Departure is part of a broader shake-up of social networking site's executive suite.
MySpace CEO Chris DeWolfe is stepping down and MySpace president Tom Anderson will take on a new role in the organization.
DeWolfe's contract is set to expire and instead of renewing it, he will be a strategic adviser to MySpace and serve on the board of MySpace China, News Corp. announced Wednesday. The move stems from a mutual agreement between DeWolfe and News Corp. chief digital officer Jonathan Miller, according to a statement released by News Corp.
Miller and Anderson are discussing a new role for Anderson while his contract is set to expire as well.
"Chris and Tom are true pioneers and we greatly value the tremendous job they've done in growing MySpace into what it is today," Miller said. "Thanks largely to their vision, MySpace has become a vibrant creative community with 130 million passionate followers worldwide. It is an enormously successful property and we look forward to building on its achievements with a new management structure we'll announce in the near future."
DeWolfe, 43, said that MySpace began less than six years ago with seven employees and the company has grown to a profitable business with more than 1,600 employees. The social networking site boasts more than 130 million visitors around the globe.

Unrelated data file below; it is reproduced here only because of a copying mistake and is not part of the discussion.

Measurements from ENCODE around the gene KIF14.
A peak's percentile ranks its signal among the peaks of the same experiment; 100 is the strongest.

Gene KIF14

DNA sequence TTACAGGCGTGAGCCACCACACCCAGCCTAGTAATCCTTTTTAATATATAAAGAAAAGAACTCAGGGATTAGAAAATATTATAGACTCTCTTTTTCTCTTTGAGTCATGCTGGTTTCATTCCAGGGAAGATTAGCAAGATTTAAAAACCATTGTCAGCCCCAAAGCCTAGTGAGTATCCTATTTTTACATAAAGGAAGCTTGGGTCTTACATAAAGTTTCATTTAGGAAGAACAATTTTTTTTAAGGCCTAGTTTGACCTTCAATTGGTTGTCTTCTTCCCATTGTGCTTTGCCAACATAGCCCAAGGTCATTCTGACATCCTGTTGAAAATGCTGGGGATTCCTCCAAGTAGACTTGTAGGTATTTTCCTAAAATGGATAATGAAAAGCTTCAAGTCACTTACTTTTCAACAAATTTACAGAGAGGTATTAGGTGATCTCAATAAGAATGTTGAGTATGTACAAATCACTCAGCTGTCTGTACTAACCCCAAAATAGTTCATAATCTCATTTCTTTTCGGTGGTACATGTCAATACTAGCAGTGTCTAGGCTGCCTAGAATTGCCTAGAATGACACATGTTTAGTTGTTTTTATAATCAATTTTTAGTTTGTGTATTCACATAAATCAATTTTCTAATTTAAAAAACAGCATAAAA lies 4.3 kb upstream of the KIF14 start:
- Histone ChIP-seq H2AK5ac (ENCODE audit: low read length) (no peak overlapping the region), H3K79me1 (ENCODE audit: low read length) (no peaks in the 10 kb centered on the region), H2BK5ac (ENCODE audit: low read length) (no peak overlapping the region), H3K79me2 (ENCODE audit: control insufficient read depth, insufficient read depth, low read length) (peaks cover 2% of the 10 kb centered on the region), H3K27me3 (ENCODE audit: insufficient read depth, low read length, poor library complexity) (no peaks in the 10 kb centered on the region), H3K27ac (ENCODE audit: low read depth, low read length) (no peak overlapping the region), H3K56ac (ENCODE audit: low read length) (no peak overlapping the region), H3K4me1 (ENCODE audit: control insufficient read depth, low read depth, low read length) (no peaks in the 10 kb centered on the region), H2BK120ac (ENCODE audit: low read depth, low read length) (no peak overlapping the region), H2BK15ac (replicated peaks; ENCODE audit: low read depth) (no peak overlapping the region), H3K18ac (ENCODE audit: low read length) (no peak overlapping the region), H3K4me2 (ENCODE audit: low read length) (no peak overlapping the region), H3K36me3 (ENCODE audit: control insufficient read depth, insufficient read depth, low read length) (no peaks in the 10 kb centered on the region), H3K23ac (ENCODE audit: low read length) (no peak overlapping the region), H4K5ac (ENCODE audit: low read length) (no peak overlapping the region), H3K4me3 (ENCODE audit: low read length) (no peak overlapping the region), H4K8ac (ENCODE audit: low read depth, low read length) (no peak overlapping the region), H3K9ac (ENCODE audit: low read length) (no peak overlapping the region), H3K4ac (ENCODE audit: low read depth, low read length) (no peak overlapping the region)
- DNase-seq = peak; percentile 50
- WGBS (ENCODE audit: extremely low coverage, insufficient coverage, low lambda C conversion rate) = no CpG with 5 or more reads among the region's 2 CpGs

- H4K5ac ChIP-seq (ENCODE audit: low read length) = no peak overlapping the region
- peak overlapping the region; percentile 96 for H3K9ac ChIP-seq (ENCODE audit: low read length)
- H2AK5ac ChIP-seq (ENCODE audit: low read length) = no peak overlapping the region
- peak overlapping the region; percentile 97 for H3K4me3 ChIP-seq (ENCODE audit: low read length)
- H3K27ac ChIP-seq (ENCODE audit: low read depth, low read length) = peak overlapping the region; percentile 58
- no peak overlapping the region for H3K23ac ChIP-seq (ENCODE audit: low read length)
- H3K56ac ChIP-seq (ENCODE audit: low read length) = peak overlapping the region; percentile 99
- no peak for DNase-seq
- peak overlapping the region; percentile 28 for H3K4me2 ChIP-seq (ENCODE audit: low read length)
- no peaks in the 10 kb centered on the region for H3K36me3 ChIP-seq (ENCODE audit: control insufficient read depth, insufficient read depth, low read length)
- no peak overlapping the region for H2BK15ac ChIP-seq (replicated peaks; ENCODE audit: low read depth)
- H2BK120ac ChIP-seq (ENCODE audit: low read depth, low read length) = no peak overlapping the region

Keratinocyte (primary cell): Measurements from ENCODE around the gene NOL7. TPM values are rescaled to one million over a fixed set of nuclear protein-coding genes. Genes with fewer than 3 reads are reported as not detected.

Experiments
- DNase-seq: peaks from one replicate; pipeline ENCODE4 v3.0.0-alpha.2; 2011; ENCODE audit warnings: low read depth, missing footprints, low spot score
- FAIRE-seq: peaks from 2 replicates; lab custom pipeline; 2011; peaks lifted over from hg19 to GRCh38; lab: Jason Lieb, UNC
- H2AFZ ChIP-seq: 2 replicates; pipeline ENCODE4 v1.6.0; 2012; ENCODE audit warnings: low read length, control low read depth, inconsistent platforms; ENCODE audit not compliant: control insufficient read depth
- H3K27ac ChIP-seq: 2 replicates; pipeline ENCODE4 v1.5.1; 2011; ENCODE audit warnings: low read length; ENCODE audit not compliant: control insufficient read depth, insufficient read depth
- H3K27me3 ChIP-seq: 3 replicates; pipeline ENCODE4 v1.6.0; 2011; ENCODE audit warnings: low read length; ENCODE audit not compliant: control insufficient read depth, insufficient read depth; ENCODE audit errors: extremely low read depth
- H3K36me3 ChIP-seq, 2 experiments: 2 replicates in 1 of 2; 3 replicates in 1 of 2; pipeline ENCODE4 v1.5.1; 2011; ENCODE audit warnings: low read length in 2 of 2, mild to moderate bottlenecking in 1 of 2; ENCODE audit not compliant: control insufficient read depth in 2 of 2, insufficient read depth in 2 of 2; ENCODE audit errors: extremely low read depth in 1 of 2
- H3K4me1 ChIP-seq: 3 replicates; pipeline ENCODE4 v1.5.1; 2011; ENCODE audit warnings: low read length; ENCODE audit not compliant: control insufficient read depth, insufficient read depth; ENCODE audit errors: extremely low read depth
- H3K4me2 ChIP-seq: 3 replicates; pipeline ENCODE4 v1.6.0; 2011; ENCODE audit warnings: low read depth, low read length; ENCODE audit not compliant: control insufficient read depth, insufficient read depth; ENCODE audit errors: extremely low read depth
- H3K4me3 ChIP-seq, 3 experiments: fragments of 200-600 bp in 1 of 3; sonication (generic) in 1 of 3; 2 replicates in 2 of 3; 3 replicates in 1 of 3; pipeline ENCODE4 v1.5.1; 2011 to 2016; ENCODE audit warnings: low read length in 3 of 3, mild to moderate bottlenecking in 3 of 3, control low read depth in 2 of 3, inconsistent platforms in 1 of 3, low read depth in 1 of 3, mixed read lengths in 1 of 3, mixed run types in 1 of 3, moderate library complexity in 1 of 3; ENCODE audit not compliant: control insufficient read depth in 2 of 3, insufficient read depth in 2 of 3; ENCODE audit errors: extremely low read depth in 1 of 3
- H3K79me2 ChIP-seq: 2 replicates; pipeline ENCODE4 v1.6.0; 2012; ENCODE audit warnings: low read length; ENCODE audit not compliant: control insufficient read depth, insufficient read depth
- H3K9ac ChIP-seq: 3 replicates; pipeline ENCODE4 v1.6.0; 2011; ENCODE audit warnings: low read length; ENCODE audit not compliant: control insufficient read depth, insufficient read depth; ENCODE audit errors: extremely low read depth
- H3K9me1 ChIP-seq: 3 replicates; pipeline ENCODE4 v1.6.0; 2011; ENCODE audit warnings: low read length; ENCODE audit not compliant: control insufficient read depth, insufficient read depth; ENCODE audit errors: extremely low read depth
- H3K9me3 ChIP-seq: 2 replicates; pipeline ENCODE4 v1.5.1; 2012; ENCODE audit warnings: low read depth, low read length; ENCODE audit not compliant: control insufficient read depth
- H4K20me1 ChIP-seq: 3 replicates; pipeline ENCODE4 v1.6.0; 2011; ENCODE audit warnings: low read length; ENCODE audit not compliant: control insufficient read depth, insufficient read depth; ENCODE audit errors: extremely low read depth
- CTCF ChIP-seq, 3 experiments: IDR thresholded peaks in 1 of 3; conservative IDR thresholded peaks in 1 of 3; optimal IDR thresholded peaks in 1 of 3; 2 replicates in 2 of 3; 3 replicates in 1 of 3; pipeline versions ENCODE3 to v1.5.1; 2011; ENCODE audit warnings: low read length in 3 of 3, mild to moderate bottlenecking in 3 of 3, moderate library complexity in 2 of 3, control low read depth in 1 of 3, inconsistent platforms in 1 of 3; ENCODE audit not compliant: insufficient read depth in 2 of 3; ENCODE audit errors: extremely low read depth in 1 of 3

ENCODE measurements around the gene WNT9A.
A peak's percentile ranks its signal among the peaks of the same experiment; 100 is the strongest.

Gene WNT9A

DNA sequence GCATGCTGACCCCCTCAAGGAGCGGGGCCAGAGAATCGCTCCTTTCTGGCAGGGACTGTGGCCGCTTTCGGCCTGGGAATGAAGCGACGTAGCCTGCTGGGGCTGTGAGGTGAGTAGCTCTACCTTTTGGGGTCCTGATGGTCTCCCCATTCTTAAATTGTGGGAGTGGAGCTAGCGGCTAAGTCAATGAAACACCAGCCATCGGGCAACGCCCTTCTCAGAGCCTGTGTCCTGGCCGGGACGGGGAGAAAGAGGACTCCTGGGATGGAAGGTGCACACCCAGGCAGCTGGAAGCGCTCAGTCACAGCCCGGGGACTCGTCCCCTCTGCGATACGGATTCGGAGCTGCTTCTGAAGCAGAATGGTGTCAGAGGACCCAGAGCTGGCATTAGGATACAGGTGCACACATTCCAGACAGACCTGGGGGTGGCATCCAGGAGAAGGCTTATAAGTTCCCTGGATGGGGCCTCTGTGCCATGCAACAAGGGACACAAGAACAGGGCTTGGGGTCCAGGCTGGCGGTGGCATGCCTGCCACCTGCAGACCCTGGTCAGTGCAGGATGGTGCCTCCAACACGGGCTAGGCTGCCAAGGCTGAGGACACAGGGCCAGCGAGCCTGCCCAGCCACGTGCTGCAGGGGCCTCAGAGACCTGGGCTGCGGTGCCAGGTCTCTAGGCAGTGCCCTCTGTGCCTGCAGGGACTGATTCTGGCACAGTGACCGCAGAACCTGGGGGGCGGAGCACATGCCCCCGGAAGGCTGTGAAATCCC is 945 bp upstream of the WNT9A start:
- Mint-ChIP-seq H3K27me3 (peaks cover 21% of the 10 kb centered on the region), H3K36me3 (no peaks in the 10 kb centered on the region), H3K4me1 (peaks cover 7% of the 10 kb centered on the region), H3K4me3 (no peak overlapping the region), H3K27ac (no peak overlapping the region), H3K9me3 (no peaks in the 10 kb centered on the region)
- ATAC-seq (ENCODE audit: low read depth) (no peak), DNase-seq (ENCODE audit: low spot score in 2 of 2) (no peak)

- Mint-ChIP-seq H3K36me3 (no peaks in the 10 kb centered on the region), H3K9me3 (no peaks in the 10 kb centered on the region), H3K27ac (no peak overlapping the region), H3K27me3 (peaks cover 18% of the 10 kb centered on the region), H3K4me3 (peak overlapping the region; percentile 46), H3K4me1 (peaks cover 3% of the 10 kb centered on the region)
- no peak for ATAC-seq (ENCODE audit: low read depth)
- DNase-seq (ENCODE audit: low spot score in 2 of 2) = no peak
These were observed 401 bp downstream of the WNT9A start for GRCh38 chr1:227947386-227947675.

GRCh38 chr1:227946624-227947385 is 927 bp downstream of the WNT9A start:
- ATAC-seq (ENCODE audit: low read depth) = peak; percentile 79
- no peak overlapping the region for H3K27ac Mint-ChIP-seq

"It's been one of the best experiences of my life and we're proud of, and grateful to, the team of talented people who helped us along the way," he said in a statement. "We thank them, as well as the MySpace community, for making our vision a reality."
Anderson said he loves the social networking business and looks forward to working with Miller.
"From the very beginning, our driving passion has been simple -- to create and foster a platform where people across the globe can not only meet and interact, but share music, videos, thoughts, and ideas," he said.
News Corp. reports about $50 billion in U.S. assets and annual revenue around $33 billion. In 2005, the media company bought MySpace for $580 million. Miller signed on just weeks ago to run the company's digital operations. Before that, he was with AOL.
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Social is a Business ImperativeThe use of social media for a host of business purposes is rising. Indeed, social is quickly moving from cutting edge to business basic. Organizations that have so far ignored social - either because they thought it was a passing fad or just didnít have the resources to properly evaluate potential use cases and products - must start giving it serious consideration.
Social is a Business ImperativeSocial media is critical in the age of digital business. How can IT help? First, work with the marketing team to set up social networking programs on Facebook, Twitter, and LinkedIn, at minimum. Then work to put social media sentiment analytics in place to measure success.